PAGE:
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Amateur Photography to be Spotlighted at National Gallery of Art
Unknown, August 1965, gelatin silver print, image: 7.9 x 7.9 cm (3 1/8 x 3 1/8); sheet: 8.9 x 8.9 cm (3 1/2 x 3 1/2), National Gallery of Art, Washington, Gift of Robert E. Jackson.

WASHINGTON, DC.- The range and creativity of amateur photography in the United States is revealed in approximately 200 anonymous works in the exhibition The Art of the American Snapshot, 1888–1978: From the Collection of Robert E. Jackson. It is the first major exhibition, accompanied by a scholarly catalogue, to examine the evolution of snapshot imagery in America. The show begins with the invention of the Kodak camera in 1888 and extends through the 1970s, tracing a rich vocabulary of shared subjects, approaches, and styles.

The exhibition is on view at the National Gallery of Art, through December 31, 2007, in the Gallery's West Building photography galleries and will travel to the Amon Carter Museum, Fort Worth, TX, February 16 through April 27, 2008.

"In the years since 1888, when George Eastman and others made it possible for anyone to make a photograph, billions of snapshots have been made in this country alone," said Earl A. Powell III, director, National Gallery of Art. "This exhibition and catalogue celebrate the remarkable creativity of American amateur photographers and provide fascinating insights into American life in the last century."

In 1888, when Eastman introduced the Kodak camera and roll film, he revolutionized the way Americans represented themselves and marked life events. Adopting the slogan, "You press the button, we do the rest," the Kodak was portable, fairly inexpensive, and easy to use, allowing the camera to capture abundant images of everyday life. At the dawn of the digital age, the silver-based snapshots, which were taken over the course of almost a century since the Kodak's invention, are fast becoming historical artifacts.

Over the past decade, Robert E. Jackson has assembled one of the foremost collections of American snapshots. Captivated by the range and creativity of amateur photographs, Jackson has acquired thousands of examples that are distinguished by both their breadth and quality. Purchased at flea markets, art fairs, and online, these snapshots have become separated from their original context and stripped of their personal meaning, allowing us to examine them in new ways.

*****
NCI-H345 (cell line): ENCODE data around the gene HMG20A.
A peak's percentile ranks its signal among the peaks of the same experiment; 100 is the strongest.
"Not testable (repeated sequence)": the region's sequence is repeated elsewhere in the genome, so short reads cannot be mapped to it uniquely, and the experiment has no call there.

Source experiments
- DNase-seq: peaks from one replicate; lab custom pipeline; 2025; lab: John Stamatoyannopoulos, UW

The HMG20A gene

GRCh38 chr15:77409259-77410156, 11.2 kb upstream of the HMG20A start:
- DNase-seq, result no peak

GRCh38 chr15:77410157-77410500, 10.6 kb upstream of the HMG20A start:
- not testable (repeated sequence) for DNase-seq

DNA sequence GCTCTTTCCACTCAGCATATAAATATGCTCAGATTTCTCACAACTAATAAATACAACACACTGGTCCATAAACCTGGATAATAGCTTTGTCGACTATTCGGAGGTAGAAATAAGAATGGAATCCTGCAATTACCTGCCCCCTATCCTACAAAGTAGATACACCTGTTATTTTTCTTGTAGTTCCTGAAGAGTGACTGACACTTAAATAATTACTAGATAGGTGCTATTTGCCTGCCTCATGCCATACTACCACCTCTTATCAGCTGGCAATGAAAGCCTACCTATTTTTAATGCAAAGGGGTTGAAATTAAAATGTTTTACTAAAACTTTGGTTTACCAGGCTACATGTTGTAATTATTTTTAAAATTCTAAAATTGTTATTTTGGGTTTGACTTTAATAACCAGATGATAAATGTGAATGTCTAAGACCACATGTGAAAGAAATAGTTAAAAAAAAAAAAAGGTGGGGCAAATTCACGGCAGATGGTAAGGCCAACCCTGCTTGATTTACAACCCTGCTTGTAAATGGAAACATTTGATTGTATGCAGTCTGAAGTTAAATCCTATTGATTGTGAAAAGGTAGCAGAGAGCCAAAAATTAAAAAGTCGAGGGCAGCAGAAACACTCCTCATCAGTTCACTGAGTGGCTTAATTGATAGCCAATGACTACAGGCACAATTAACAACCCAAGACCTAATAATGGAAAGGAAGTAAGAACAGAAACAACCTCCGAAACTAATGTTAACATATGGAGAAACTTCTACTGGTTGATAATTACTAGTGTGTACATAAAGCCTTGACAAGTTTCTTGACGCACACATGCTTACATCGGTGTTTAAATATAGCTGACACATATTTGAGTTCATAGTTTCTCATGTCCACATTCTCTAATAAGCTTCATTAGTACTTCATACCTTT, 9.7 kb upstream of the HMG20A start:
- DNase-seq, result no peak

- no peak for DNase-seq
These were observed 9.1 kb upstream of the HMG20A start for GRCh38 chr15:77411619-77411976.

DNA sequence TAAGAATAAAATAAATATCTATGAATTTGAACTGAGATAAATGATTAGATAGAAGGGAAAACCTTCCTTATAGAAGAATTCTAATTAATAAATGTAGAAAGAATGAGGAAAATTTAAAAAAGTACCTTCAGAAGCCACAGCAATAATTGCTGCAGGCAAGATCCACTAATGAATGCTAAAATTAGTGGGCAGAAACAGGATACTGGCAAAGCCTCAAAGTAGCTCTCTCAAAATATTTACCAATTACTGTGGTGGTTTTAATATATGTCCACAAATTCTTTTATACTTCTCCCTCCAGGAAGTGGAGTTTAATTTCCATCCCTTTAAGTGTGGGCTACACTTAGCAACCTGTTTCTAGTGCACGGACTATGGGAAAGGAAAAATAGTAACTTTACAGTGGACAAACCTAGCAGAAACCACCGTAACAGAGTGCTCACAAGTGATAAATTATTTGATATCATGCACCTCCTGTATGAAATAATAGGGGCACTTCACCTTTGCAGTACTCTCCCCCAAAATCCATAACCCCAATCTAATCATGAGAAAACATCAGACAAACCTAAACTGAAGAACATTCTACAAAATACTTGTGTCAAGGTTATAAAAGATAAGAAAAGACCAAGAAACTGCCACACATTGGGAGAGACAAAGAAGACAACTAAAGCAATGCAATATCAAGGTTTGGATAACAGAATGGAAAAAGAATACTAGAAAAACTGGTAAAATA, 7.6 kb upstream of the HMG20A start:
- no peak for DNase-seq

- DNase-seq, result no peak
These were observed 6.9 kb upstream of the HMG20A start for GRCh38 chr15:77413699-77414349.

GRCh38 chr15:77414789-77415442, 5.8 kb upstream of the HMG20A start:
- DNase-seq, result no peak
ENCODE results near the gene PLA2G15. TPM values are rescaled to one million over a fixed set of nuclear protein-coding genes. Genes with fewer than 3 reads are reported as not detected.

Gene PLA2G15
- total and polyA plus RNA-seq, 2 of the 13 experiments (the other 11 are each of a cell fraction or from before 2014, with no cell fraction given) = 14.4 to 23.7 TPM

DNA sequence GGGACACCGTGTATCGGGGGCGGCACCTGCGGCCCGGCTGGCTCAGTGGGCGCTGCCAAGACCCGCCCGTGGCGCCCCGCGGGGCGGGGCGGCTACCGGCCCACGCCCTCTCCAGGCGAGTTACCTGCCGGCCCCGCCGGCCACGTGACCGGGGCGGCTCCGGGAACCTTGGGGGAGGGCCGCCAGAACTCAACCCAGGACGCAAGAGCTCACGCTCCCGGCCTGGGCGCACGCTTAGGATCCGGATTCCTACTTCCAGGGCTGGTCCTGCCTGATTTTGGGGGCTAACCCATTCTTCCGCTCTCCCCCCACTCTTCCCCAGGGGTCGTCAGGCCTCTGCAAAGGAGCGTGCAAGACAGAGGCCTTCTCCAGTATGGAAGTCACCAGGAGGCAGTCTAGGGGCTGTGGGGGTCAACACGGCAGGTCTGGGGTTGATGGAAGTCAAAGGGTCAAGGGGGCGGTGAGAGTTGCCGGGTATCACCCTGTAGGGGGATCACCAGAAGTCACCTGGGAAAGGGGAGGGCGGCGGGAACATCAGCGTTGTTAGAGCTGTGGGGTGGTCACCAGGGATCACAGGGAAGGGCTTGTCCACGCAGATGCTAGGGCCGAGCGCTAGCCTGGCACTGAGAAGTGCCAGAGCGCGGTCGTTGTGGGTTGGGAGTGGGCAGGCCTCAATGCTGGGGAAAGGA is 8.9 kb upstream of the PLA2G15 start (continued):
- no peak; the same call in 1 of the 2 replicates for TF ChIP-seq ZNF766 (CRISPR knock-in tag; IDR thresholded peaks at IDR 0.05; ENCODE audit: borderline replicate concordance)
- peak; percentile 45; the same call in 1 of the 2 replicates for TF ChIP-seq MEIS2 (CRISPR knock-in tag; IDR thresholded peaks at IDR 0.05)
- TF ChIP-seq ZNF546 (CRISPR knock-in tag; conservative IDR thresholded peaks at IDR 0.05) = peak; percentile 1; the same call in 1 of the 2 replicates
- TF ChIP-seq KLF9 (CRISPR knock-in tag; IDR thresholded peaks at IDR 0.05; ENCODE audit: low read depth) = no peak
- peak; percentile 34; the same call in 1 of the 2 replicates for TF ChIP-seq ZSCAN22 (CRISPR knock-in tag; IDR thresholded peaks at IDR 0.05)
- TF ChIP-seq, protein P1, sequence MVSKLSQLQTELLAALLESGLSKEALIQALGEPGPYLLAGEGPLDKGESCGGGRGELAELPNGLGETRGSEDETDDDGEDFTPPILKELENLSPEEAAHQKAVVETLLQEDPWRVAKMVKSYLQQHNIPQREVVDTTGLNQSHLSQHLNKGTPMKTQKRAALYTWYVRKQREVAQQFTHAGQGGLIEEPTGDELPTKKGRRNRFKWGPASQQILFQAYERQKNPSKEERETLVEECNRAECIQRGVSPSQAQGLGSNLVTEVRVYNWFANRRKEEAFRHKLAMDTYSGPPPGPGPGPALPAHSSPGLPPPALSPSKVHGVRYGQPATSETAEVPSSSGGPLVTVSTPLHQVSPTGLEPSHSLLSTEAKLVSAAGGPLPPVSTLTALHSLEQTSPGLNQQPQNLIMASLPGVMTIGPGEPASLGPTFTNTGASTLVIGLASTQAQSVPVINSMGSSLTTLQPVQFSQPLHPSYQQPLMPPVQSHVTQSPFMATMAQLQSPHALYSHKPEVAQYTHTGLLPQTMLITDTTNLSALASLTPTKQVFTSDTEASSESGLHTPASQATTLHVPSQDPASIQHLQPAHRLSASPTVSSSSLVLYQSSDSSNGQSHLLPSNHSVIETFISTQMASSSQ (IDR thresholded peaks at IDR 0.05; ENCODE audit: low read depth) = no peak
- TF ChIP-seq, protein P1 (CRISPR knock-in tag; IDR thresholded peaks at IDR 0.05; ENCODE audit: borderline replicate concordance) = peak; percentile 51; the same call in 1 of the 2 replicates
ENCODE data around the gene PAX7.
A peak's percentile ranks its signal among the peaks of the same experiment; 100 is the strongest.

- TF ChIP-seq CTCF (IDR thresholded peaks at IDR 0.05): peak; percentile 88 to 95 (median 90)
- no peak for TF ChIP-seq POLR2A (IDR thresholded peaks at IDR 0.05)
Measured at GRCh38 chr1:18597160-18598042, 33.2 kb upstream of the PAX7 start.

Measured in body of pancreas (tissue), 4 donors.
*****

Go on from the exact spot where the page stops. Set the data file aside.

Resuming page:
Organization and Sponsorship - This exhibition is organized by the National Gallery of Art, Washington. The exhibition is made possible through the generous support of the Trellis Fund and The Ryna and Melvin Cohen Family Foundation. The catalogue is published with the assistance of The Getty Foundation.

The Exhibition - The Art of the American Snapshot is organized chronologically, compared to most previous exhibitions of snapshots, which have grouped photographs based on themes or visual subjects. The exhibition charts the cultural influences and technological advances that encouraged amateurs to explore new subjects and styles, investigates the common tricks and technical gaffes in amateur snapshots, and reveals how proper behavior when posing for the camera changed over time. The snapshots on view tell us what it felt like to live, work, love, and have fun in the late 19th and 20th centuries, and they showcase the inventiveness of these anonymous American photographers.

The Collector - Robert E. Jackson has been a dedicated collector of snapshot photographs for about 10 years. During that time, he has acquired more than 8,500 images. He received an M.A. in art history from the University of North Carolina, Chapel Hill, focusing his studies on American art. He then earned an M.B.A. from the University of Texas, Austin, where he wrote a thesis on corporate art collecting. He currently works in Seattle as an analyst for a large global asset management company.

The exhibition curators are Sarah Greenough, senior curator of photographs, and Diane Waggoner, assistant curator of photographs, National Gallery of Art.

Exhibition Catalogue - The exhibition catalogue, The Art of the American Snapshot, 1888-1978, includes essays by National Gallery of Art curators Sarah Greenough, Diane Waggoner, Sarah Kennel, and Matthew S. Witkovsky. The hardcover edition is published in association with Princeton University Press. The 304-page publication includes more than 250 photographs and is currently available from the National Gallery of Art by phone at (202) 842-6002 or (800) 697-9350 ($55.00 hardcover, $40.00 softcover).

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